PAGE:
But this quickly degrades into vitiating autosurveillance as well. You can see a reflection of this in Adam Smith’s Theory of Moral Sentiments, which bases morality on our capability of vicariously experiencing others’ feelings. According to Smith, our own feelings are invariably mixed up with what we perceive of others’ feelings, so essentially we have an inescapable interest in the emotional lives of everyone else.

How selfish soever man may be supposed, there are evidently some principles in his nature, which interest him in the fortunes of others, and render their happiness necessary to him, though he derives nothing from it, except the pleasure of seeing it. Of this kind is pity or compassion, the emotion we feel for the misery of others, when we either see it, or are made to conceive it in a very lively manner. That we often derive sorrow from the sorrows of others, is a matter of fact too obvious to require any instances to prove it; for this sentiment, like all the other original passions of human nature, is by no means confined to the virtuous or the humane, though they perhaps may feel it with the most exquisite sensibility. The greatest ruffian, the most hardened violator of the laws of society, is not altogether without it.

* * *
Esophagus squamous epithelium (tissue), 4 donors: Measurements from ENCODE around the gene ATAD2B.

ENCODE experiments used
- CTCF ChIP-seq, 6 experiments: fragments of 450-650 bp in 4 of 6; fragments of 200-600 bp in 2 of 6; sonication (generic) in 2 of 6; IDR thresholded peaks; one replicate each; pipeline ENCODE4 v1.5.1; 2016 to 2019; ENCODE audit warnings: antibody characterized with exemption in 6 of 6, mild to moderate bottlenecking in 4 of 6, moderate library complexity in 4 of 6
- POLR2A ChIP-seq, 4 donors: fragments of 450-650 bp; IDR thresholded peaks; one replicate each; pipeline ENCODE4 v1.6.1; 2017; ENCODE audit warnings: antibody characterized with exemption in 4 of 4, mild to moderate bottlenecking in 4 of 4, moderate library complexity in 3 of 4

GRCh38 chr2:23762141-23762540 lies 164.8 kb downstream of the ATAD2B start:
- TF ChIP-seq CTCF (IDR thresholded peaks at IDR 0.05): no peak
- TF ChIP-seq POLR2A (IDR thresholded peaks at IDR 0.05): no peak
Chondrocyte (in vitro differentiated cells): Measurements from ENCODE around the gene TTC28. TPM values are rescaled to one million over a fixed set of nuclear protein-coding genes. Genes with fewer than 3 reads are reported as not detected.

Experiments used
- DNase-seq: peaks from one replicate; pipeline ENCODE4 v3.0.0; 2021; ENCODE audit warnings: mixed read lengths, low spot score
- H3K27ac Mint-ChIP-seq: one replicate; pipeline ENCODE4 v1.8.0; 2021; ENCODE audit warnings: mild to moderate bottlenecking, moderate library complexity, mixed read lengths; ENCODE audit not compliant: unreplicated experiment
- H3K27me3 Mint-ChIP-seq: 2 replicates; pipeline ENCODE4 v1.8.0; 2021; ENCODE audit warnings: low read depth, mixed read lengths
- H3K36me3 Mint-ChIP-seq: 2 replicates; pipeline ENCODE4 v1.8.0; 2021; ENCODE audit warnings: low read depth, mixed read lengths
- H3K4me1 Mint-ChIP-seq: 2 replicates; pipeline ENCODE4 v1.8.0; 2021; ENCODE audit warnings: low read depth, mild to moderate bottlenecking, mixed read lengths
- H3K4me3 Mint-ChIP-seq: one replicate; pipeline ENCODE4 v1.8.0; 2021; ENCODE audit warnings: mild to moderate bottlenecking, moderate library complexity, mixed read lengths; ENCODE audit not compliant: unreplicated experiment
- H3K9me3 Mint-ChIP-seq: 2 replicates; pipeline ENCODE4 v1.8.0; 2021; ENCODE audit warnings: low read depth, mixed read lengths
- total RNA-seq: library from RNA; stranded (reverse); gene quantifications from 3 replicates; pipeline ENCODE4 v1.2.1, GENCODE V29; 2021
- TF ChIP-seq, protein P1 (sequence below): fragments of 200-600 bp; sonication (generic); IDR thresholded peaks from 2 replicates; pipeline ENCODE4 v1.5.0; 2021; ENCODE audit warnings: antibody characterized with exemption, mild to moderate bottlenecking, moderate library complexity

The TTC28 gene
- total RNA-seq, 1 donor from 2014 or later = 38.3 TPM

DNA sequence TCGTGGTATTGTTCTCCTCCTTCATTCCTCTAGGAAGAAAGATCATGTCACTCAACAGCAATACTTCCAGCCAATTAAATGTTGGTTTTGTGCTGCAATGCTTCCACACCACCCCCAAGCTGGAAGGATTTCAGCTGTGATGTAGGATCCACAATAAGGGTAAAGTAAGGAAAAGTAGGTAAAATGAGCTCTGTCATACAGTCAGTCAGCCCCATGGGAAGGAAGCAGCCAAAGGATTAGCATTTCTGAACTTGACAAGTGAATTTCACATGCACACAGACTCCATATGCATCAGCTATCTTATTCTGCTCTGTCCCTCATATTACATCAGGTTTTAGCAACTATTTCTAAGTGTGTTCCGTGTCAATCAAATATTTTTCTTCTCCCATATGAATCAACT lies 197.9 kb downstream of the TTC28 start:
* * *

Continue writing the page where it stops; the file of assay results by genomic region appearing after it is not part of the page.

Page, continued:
Since how we all affect each other by the kind of feelings we display, it behooves us to imagine someone is always watching us, and to act with that cool impartial observer’s likely reactions in mind.

I lifted some of this analysis from an earlier post